ANOTHER Delta Flight Diverts Because of Engine Problems. Do You Feel Safe Flying Delta Jets?

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A Delta MD-88 and its engines being worked on at Minneapolis-St. Paul International Airport (MSP) in Bloomington, Minnesota.

Three Delta Air Lines flights during the last ten days have suffered engine problems and diverted course. (That’s as often as Delta issues weather waivers for New York City airports! :- ) ) Engine trouble certainly isn’t uncommon; but mid-air engine failures shouldn’t exactly be routine.

The first was August 10 when Atlanta-bound Delta 1457 left Greenville/Spartanburg — but returned about 45 minutes later when the MD-88’s left engine quit working.

Then this past Saturday, August 10, flight 651 from Providenciales in Turks and Caicos set a course for Atlanta. At 34,000 feet, the crew had to shut down the A320’s right engine and divert to Nassau.

The very next day, Delta 122 from Boston to Edinburgh diverted to Portland because of an engine compressor stall. That plane was a 757.

Aviation blog Flight Deck Friend notes, “Safety statistics suggest that less than one in every one million flights will have an engine failure or forced engine shutdown in the air or on the ground. This works out at approximately 25 such failures a year across commercial aviation.”

Which makes three in less than two weeks on one airline a little disconcerting.

Yes, twin-engine planes are designed to fly on one engine in the event one fails or is shut down. But the frequency of these incidents is a tad startling, yes?

Is Delta doing some weird Allegiant Air impersonation or something? (Low blow, sorry. 😉 )

What’s Causing These Problems?

Commercial pilot Robert Katz discussed the August 10 incident with WSPA’s Diane Lee and told her, “I’m concerned there may have been neglected maintenance on this engine. These engines are extremely expensive. And it’s really easy for the bean counters to cut corners.”

What Do You Think?

I anticipate always favoring commercial air travel — including Delta, for now — over automobile, rail and bus.

But are you at all concerned over the spike in Delta engine troubles? Please share in the Comments section below your thoughts and insights!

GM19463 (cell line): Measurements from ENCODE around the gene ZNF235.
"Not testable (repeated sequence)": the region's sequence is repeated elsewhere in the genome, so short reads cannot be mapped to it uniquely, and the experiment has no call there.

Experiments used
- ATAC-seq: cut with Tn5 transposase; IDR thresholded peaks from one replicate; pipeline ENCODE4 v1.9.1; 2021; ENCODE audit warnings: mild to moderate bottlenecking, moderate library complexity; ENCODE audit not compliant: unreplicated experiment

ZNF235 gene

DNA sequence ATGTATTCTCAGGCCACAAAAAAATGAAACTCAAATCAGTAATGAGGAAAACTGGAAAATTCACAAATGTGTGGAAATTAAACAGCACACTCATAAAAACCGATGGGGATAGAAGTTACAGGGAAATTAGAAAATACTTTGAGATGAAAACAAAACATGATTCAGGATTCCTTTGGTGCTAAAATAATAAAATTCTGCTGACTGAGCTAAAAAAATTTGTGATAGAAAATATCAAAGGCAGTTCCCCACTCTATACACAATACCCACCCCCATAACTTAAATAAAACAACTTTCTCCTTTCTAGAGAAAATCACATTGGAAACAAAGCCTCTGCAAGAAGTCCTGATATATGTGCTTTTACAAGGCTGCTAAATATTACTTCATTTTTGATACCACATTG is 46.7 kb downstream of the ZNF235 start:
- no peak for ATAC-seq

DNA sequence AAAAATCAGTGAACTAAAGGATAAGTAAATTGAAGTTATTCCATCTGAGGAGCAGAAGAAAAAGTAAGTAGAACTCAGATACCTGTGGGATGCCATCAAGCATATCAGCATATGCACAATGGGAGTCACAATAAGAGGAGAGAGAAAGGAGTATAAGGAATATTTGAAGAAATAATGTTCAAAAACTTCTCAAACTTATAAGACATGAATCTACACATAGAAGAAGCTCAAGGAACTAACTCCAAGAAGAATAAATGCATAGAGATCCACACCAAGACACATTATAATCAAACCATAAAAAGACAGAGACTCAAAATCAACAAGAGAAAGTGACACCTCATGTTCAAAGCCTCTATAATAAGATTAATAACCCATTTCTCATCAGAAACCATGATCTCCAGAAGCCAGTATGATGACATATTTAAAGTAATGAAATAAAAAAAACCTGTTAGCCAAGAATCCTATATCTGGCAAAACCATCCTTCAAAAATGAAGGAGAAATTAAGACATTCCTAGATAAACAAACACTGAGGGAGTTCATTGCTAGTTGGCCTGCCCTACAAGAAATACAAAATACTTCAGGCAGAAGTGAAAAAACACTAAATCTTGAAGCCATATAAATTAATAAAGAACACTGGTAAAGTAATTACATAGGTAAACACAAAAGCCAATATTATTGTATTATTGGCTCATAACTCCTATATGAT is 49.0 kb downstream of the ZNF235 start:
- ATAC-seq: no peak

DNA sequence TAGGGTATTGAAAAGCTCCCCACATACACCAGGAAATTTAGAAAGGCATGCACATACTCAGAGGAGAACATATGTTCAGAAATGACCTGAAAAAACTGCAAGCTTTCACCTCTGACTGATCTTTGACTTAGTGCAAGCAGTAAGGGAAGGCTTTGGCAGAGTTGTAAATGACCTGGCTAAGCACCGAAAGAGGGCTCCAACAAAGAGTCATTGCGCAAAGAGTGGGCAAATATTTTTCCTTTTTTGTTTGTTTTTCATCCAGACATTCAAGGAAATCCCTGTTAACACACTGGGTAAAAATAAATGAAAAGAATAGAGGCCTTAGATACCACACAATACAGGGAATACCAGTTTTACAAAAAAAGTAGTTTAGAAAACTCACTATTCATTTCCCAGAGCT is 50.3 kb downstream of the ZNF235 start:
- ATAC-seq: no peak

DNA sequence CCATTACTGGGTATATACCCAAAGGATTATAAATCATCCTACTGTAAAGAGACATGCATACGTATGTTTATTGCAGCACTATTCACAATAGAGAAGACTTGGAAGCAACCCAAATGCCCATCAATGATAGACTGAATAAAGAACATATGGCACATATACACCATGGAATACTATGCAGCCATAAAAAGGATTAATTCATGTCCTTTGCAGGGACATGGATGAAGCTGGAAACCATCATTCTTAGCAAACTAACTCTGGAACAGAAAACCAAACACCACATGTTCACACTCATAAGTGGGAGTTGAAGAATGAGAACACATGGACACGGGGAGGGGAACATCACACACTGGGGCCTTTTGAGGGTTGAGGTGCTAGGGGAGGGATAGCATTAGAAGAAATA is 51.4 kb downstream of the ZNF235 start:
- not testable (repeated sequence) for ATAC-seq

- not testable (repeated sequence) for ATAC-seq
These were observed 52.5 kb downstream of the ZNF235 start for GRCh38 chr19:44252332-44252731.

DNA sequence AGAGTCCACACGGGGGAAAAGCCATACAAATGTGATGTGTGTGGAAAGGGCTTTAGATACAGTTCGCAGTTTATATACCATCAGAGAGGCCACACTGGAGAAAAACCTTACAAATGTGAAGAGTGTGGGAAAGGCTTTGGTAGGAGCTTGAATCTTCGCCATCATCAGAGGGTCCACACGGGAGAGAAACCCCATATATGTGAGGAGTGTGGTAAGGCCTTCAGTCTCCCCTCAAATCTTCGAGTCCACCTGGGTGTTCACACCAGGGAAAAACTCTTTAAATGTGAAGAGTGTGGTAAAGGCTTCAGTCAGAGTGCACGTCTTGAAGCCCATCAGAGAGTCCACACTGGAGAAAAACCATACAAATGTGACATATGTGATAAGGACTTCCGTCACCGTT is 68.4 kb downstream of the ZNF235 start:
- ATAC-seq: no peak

1. No, I’m not concerned.

    I like this blog because it avoids TPG-like headlines. Let’s not head in that direction please.

  2. Delta (the whole industry in the U.S. really) seems obsessed with stats like on-time performance and completions. In 2017, I had a couple of experiences that made me question if Delta was putting too much emphasis on statistics.

    A CRJ-900 flight from CLT to JFK was in a horrible line for takeoff. We were No. 25 or something. The pilot complained on the PA but said he had an idea. Next thing we were taking the Runway 18L “midfield,” not at the end of the runway. There was probably 7,000′ of runway to use which should satisfy the requirements for clearing a 35′ obstacle or stopping safely if one engine fails on takeoff in a CRJ-900. But if a engine had failed, one or more other problems at the same time could have made a safe outcome dicey. All other planes including several AA CRJs were waiting to use the entire runway.

    Then later that year Delta issued a press release bragging about zero flight cancellations in November. But I’d been booked on a SIN – NRT Delta flight that was cancelled, or so we were told. In a footnote to the press release Delta explained:

    “Delta operated 16 mainline international flights on a delayed basis during the month via substitute flights using Delta aircraft with an alternate flight number.”

    Say what?

    So, to answer your question, yes. Stuff like the events I witnessed personally and the recent in-flight engine failures make me unsure of the validity of airline operational claims and statistics and question if Delta’s top priority is safety or having good stats and being willing to cut corners on safety and fudge facts from time to time to make the stats look good.

  3. It’s hard to convince me flights don’t take off with a lot of small issues or maintenance is not fully adhere to. Most of us fly Delta because of on-time performance and that comes at risks given how short each turnaround is. Flown enough Delta flights and I know they leave with a lot of issues unfixed though I am not an expert at the severity of the issues and assume they are OK to takeoff with. That said, numbers don’t lie – Delta has had more than normal amount of issues.

  4. So am I…worried that is. On the 25th of July when I was flying from London to Atlanta on a morning flight, our flight was delayed for 1-1/2 hours for the strangest reason…no cleaning crew. Then after we were finally allowed to board, we were told to put away all our electronics several times over the space of 30-45 minutes because we would be leaving momentarily. After this happened 3-4 times, we were still sitting at the gate and given no reason for it. Finally, after about 30-45 minutes, we finally backed away from the gate. All the delays made me think there was something else going on and not just the lack of a cleaning crew to ready the plane.

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